Edward Henderson | California Black Media

California voters are being asked to decide on whether or not language in the California Constitution should be changed to explicitly ensure the right to reproductive health.

Proposition 1, proposed by Senate President Pro Tempore Toni Atkins (D-San Diego), amends the California constitution to prohibit the state from interfering with one’s right to choose to have an abortion or refuse contraceptives.

The Reproductive Privacy Act passed in 2002 guarantees these protections, however Prop 1 supporters are concerned that the act could be interpreted in a way that would put them at risk of misinterpretation and new limitations could be placed on reproductive freedom.

If Prop 1 fails to pass, the constitution won’t change and the Reproductive Privacy Act would continue to guarantee one’s right to an abortion up to the point of viability.

“We are on the precipice of a U.S. Supreme Court decision that could topple Roe v. Wade and erode the right to abortion that was secured nearly 50 years ago — altering reproductive freedom in America as we know it,” said Atkins in a statement made before the Supreme Court decided in Dobbs v. Jackson Women’s Health Organization that the Constitution does not confer the right to abortion, overturning Roe v Wade and a half-century of legal precedent.

According to Akins, “[Proposition 1] would make it undeniably clear that in California, abortion and contraception are health care and are a private matter between a patient and their medical provider.

“I have seen what is at stake when people don’t have access to abortion—the real lives and real families that are at risk. In California, we are resolute in our determination to protect women and families, no matter who happens to be wielding power at the federal level,” she continued.

Current state law places some restrictions on abortions. California courts have interpreted the right to privacy so that the state can only restrict abortions when needed to meet certain state interests such as public health and safety. For example, California law requires abortion providers to be licensed.

Abortions can only be performed on a viable fetus if the pregnancy puts the health or life of the person who is pregnant at risk. Under state law, a fetus is considered viable if the fetus likely would be able to survive outside the uterus.

Failure to expand Constitutional language could shift the grounds for physicians to deny reproductive freedom affecting Black Women, some experts say.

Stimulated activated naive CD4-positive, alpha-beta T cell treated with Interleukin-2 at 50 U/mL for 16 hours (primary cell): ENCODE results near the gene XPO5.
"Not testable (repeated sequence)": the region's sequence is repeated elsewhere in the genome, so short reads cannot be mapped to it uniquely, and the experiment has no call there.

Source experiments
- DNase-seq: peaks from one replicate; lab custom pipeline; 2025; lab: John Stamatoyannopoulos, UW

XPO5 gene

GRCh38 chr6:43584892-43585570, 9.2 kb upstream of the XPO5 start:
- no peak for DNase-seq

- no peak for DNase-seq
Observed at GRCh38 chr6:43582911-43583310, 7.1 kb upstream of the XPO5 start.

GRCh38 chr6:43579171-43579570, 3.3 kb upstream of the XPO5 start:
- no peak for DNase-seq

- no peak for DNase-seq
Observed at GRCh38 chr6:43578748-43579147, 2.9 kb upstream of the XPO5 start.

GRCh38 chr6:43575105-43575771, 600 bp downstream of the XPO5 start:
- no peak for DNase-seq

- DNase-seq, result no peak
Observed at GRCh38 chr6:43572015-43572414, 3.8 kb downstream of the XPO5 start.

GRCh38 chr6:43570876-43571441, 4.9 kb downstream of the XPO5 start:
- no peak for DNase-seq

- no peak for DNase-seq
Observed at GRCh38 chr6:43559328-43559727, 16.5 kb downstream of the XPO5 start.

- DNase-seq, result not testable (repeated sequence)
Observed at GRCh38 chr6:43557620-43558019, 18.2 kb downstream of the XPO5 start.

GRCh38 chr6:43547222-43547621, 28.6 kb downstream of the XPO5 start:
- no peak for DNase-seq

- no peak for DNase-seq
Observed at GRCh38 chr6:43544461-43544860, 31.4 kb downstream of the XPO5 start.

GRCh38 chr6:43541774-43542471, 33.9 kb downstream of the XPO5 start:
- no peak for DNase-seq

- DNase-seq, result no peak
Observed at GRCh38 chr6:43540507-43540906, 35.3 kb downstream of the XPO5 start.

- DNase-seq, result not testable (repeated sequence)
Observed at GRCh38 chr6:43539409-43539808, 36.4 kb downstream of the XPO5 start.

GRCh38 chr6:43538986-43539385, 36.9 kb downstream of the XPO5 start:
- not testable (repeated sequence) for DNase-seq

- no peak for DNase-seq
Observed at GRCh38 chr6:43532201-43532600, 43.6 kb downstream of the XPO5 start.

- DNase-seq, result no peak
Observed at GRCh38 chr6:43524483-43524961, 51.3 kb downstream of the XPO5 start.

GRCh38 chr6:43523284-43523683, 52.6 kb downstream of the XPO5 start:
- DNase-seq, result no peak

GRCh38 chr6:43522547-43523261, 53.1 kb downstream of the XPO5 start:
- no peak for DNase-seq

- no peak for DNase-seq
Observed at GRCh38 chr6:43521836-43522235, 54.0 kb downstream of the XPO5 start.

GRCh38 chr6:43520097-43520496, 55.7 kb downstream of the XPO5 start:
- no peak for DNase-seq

Monica McLemore, an associate professor at the University of California San Francisco School of Nursing, told Bloomberg.com about the distrust and negative experiences Black Women have when it comes to medical professionals.

“The health system we have in the US isn’t functioning well for Black and brown communities. But it’s a more nuanced

discussion; there are a whole lot of other things that can go wrong than just death,” she said.

“When we talk about maternal mortality, we aren’t even talking about the 50,000 near misses, [the women of all races who had] serious pregnancy-related complications, like a hemorrhage, an infection, a C-section wound coming apart,” McLemore continued. “We’re not talking about people like Serena Williams and Beyonce who live but had trauma. Black women are less likely to be believed by their health-care providers, and they are undertreated and under-diagnosed.”

Opponents of Prop 1 believe that it is unnecessary and written so broadly that it could face years of protracted court battles to clear up the language, costing the state millions of dollars in legal fees. They raise particular concern that the measure would override state regulations that now limit abortions after the point when a fetus is viable on its own outside of the womb, at about 24 weeks of pregnancy. These late-term abortions are currently only legal if the health or life of the mother is threatened.

Catherine Hadro, Media Relations Director for the No on Proposition 1 Campaign, spoke with California Black Media about the cost that could come from Prop 1.

“Everyone knows that abortion is and will remain legal in the state of California. The California Legislature has already set aside $220 million to expand abortion access in the state of California. $20 million of that is specifically to pay for women coming from out of state into California to get abortions. The California Legislature has said they expect it’s going to cost an additional $100 million dollars within the next 5 years to pay for women coming into California for abortion. This is only going

to increase and cost California taxpayers even more if abortion is legalized up till the point of birth … This is just another example of politicians throwing money at another problem that does not exist.”

Gov. Gavin Newsom has begun airing ads supporting Prop 1 using least $2 million of his own campaign funds to pay for them.

“Fundamental freedoms are vanishing. Women are under attack. This November, we say NOT here. Prop 1 will enshrine reproductive rights in the CA constitution,” Newsom says in the ad.

Prop 1 is on the November 8th General Election Ballot.